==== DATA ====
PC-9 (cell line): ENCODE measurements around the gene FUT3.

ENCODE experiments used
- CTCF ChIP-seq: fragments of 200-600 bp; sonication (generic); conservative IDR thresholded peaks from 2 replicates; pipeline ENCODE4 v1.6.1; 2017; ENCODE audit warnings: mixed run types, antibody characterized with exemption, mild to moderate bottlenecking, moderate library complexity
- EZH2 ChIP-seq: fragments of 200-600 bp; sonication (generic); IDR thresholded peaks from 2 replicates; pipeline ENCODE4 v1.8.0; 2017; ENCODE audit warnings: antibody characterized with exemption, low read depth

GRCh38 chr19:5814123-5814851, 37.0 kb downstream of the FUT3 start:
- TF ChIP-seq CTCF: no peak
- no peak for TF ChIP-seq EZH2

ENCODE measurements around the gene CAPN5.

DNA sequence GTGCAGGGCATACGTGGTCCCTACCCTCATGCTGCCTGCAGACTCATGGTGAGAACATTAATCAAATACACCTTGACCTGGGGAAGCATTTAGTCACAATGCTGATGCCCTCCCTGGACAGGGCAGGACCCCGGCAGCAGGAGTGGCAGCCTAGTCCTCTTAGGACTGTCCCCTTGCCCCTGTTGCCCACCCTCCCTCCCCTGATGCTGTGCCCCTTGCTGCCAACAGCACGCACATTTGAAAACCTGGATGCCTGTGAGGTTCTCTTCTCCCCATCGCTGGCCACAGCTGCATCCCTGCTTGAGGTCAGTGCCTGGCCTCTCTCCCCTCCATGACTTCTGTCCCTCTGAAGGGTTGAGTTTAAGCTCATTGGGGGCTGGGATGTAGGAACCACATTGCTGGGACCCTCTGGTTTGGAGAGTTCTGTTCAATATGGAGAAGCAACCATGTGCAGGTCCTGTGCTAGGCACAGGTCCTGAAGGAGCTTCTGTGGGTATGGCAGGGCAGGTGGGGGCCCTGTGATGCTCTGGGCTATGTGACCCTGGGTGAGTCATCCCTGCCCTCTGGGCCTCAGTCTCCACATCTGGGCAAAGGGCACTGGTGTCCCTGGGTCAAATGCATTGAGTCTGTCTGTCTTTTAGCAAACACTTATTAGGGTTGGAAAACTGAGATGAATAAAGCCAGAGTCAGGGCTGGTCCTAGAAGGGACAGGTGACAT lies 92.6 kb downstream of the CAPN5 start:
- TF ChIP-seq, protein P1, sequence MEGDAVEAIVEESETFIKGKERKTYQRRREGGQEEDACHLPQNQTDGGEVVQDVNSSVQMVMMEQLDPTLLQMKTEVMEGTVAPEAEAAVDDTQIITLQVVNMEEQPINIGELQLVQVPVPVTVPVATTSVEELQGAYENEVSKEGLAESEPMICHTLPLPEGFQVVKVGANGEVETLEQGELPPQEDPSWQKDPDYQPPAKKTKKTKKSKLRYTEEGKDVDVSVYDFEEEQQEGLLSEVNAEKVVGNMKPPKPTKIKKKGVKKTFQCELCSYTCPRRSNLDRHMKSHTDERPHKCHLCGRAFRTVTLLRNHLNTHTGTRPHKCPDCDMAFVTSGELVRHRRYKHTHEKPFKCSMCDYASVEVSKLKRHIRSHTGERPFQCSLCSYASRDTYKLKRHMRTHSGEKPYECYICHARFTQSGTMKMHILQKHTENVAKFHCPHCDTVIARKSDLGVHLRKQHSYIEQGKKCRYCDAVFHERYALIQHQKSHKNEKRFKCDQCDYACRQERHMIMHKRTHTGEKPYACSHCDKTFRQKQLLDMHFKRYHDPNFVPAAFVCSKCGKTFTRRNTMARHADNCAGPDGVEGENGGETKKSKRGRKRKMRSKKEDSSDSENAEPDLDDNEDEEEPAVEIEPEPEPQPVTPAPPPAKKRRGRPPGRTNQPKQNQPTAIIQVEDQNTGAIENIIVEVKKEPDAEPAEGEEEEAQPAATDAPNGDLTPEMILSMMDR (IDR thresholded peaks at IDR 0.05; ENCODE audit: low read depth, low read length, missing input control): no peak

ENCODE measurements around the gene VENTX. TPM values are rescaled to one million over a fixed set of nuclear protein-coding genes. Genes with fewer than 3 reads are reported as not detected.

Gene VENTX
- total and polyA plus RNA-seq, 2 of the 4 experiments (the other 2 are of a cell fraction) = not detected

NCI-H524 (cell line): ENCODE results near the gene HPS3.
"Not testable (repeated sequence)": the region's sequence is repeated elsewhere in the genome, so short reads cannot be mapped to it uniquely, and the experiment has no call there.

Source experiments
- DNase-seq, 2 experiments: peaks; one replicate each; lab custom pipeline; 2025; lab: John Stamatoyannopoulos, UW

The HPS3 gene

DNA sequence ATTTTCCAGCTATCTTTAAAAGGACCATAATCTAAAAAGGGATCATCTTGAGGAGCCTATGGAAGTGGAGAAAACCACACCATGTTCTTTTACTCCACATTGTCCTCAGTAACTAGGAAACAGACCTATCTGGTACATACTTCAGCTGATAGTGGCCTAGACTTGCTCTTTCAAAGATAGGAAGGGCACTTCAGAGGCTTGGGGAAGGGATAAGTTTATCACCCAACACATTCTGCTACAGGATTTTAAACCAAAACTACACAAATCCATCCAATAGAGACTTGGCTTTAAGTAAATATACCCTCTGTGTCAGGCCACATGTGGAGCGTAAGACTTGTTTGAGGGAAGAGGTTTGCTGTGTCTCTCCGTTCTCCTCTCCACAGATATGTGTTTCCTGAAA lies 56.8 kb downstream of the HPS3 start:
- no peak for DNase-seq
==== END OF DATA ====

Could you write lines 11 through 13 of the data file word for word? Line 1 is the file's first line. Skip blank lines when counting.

ENCODE measurements around the gene VENTX. TPM values are rescaled to one million over a fixed set of nuclear protein-coding genes. Genes with fewer than 3 reads are reported as not detected.

Gene VENTX
- total and polyA plus RNA-seq, 2 of the 4 experiments (the other 2 are of a cell fraction) = not detected